I’ve lived in St. Louis for three years now, yet I’ve only made the five-hour drive to Chicago twice. My first trip two years ago was primarily a shopping spree at the Bolingbrook IKEA, with a few hours spent taking in the sights in Chicago. On Saturday I found myself in the Windy City yet again, this time taking my girlfriend Megan to O’Hare as she set out for Haiti to spend a month working for Architecture for Humanity. After dropping her off at 4pm I was faced with the decision whether to embark on my five-hour journey home and arrive at a reasonable hour, or enjoy being in another city for the evening and arrive…later. I went with the latter—or my stomach did anyway. It wouldn’t let me leave Chicago without a few slices of delicious “Chicago style” pizza. So I headed for the Loop.
After stowing my car in the bowels of Millennium Park, I resurfaced and looked at my surroundings. Inspired, I took out my trusty iPhone 4 and began filming. This is what I saw:
Much of this I saw on my first trip to Chicago two years ago, but some of the buildings were still under construction then. My favorite new addition is Aqua Tower, by Chicago architect Studio Gang. The rippling effect created by the undulating balconies is quite breathtaking. Some of my other favorites are the Tribune building, Marina City, Gehry’s amphitheater, and Piano’s modern wing at the Art Institute. I look forward to seeing more on my next visit!
On Monday I returned from a 10-day vacation to Virginia and Maryland. During those 10 days I managed to attend two family reunions, visit an architectural icon, and acquire a much-coveted iPhone 4, which I proceeded to use to document the latter half of my trip.
Here is a video documenting my time at the Elliott Family Reunion. I shot and edited the entire film on my iPhone 4. Watch in full screen mode at 720p for best possible viewing experience.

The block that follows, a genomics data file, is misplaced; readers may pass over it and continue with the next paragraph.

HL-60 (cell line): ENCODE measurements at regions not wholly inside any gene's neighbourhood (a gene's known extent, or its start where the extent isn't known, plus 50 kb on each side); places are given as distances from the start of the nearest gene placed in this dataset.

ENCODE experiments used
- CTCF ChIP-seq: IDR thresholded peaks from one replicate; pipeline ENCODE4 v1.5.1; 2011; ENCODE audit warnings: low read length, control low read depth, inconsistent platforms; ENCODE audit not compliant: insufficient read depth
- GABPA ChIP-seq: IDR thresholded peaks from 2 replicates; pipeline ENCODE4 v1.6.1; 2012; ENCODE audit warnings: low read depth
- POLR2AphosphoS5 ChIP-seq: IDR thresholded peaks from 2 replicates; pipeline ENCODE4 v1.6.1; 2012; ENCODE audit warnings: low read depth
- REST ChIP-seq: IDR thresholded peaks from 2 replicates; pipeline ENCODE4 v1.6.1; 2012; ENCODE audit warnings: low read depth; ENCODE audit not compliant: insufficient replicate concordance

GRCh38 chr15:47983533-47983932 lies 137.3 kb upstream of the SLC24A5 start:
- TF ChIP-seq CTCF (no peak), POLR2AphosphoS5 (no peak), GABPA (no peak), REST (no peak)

I must say that for someone with limited video expertise, the shooting and editing experience on the iPhone 4 is amazing. You can looking forward to seeing more videos on this blog.
I’m thinking I need to start doing some blogging again. There’s a chance it may motivate me to do something interesting with the rest of my summer. Stay tuned, and enjoy the new look.
One thing you get used to seeing a lot of in Seoul is traffic. Not even traffic jams, per say (although, there are plenty of those), but just the sheer number of vehicles that pass you by as you stroll down any street. Two Thursdays ago I spent part of the evening photographing passing vehicles that I found particularly interesting. I’ve always been a fan of the small utility vehicles and anything with two (or three) wheels. Here are some of the standouts:
LEARN KOREAN – traffic:
Okay, I’m not sure when this turned into a food blog, but I just can’t help myself.
My latest Korean culinary adventure took me no farther than my own backyard. On the bus home from class this evening I became convinced that if I looked hard enough I would be able to find a good traditional Korean restaurant hidden somewhere between the corporate office towers of my Digital Media City neighborhood. As it turns out I was right, and in no more than five minutes off the bus was I seated at a nice establishment on the second floor of an LG building.